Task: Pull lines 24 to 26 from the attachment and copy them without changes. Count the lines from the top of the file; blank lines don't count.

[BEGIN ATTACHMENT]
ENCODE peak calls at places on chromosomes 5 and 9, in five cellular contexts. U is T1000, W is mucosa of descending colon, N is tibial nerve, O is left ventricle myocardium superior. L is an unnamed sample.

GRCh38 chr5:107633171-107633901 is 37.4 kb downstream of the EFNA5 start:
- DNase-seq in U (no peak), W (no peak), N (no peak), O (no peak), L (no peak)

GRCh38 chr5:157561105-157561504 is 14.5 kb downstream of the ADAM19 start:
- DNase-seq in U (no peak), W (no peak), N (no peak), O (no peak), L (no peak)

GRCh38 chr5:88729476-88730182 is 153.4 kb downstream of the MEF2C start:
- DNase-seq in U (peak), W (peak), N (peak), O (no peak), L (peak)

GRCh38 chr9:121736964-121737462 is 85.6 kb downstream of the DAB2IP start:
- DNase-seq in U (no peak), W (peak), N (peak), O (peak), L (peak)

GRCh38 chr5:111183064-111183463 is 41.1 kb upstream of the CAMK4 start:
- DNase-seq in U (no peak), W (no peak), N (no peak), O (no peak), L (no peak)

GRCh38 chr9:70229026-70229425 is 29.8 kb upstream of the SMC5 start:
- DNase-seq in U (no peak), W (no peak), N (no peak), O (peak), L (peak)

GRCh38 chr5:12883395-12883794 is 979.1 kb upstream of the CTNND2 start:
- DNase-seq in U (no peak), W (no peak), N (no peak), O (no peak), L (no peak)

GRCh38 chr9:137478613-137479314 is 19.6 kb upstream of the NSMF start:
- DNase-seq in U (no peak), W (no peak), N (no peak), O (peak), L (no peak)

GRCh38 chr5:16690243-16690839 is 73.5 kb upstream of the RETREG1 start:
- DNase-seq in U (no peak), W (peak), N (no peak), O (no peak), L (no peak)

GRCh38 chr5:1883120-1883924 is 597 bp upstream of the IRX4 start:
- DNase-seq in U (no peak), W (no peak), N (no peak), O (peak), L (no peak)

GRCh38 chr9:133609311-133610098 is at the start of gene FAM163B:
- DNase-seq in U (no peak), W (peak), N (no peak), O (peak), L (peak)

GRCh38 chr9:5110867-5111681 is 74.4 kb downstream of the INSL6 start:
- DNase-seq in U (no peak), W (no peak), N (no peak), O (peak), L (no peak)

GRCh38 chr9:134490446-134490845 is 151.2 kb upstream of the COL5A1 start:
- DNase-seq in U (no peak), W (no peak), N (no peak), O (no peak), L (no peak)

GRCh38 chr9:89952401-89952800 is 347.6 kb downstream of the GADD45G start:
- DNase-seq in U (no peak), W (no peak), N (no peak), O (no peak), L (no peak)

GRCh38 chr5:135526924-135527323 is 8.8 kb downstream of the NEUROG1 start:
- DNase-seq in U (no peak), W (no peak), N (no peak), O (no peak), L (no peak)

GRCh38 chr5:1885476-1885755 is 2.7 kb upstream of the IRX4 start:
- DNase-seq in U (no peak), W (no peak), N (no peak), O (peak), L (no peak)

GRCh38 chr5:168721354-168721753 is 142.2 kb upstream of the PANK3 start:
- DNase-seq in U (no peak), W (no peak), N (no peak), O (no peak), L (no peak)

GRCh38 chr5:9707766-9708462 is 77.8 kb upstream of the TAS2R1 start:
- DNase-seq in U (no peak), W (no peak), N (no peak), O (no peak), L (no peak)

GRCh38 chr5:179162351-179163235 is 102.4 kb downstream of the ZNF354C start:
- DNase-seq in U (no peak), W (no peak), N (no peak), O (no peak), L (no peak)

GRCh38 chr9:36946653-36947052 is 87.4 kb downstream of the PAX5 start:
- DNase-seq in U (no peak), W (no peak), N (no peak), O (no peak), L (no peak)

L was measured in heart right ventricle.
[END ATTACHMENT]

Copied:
GRCh38 chr9:5110867-5111681 is 74.4 kb downstream of the INSL6 start:
- DNase-seq in U (no peak), W (no peak), N (no peak), O (peak), L (no peak)

GRCh38 chr9:134490446-134490845 is 151.2 kb upstream of the COL5A1 start: